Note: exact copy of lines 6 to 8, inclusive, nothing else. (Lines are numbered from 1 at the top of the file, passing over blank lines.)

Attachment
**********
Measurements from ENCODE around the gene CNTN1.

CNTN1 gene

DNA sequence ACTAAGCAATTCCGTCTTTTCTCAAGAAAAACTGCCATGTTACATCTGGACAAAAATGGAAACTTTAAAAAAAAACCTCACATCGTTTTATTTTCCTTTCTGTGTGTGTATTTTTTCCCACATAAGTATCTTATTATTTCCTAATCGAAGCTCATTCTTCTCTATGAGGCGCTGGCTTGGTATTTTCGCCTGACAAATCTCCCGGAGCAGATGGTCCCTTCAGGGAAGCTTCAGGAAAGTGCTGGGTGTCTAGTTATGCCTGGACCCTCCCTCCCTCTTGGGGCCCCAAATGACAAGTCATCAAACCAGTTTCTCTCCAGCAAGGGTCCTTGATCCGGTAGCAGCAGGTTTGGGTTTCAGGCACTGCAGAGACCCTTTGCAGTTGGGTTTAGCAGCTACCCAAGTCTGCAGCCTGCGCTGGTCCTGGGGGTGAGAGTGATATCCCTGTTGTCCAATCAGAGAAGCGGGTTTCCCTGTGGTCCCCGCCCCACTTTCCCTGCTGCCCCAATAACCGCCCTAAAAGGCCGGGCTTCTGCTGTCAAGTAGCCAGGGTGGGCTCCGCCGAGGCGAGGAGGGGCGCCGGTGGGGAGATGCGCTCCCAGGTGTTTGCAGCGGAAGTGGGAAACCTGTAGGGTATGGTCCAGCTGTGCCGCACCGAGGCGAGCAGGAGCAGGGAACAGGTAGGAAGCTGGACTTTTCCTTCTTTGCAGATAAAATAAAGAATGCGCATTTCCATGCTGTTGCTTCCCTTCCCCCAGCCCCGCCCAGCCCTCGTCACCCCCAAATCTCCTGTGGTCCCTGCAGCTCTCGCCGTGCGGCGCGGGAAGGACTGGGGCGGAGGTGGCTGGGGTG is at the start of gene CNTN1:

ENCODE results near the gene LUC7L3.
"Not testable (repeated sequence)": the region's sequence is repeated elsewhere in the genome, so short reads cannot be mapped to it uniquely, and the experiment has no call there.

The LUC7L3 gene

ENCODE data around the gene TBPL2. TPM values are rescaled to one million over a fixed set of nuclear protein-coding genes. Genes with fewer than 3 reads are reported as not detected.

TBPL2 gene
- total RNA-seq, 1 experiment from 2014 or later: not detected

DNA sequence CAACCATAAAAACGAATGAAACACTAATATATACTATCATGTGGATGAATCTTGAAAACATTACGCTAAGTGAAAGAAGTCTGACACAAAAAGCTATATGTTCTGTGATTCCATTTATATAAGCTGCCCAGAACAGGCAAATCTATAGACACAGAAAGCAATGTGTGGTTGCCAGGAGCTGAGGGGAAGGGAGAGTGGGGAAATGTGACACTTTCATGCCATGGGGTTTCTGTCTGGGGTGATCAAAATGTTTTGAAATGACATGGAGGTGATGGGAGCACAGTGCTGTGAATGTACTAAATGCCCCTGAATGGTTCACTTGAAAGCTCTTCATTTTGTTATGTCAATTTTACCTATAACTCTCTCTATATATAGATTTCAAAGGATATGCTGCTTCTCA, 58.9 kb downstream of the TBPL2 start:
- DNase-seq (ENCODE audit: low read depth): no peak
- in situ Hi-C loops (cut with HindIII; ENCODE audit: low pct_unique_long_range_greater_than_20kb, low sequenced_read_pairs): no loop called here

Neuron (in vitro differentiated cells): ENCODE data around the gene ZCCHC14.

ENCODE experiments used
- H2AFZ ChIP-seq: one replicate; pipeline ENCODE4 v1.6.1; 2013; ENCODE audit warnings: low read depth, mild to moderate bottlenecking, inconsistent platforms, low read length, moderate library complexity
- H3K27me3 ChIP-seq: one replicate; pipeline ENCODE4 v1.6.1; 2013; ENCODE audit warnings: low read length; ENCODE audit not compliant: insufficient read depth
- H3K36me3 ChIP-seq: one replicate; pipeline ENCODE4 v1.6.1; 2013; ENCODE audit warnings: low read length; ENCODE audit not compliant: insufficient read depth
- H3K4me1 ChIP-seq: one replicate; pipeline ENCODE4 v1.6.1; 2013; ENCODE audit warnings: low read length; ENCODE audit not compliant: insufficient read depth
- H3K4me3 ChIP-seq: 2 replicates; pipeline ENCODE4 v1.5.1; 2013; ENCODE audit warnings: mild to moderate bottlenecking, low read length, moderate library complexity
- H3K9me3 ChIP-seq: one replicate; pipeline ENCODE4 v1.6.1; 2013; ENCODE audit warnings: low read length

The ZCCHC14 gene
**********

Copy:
The LUC7L3 gene

ENCODE data around the gene TBPL2. TPM values are rescaled to one million over a fixed set of nuclear protein-coding genes. Genes with fewer than 3 reads are reported as not detected.

TBPL2 gene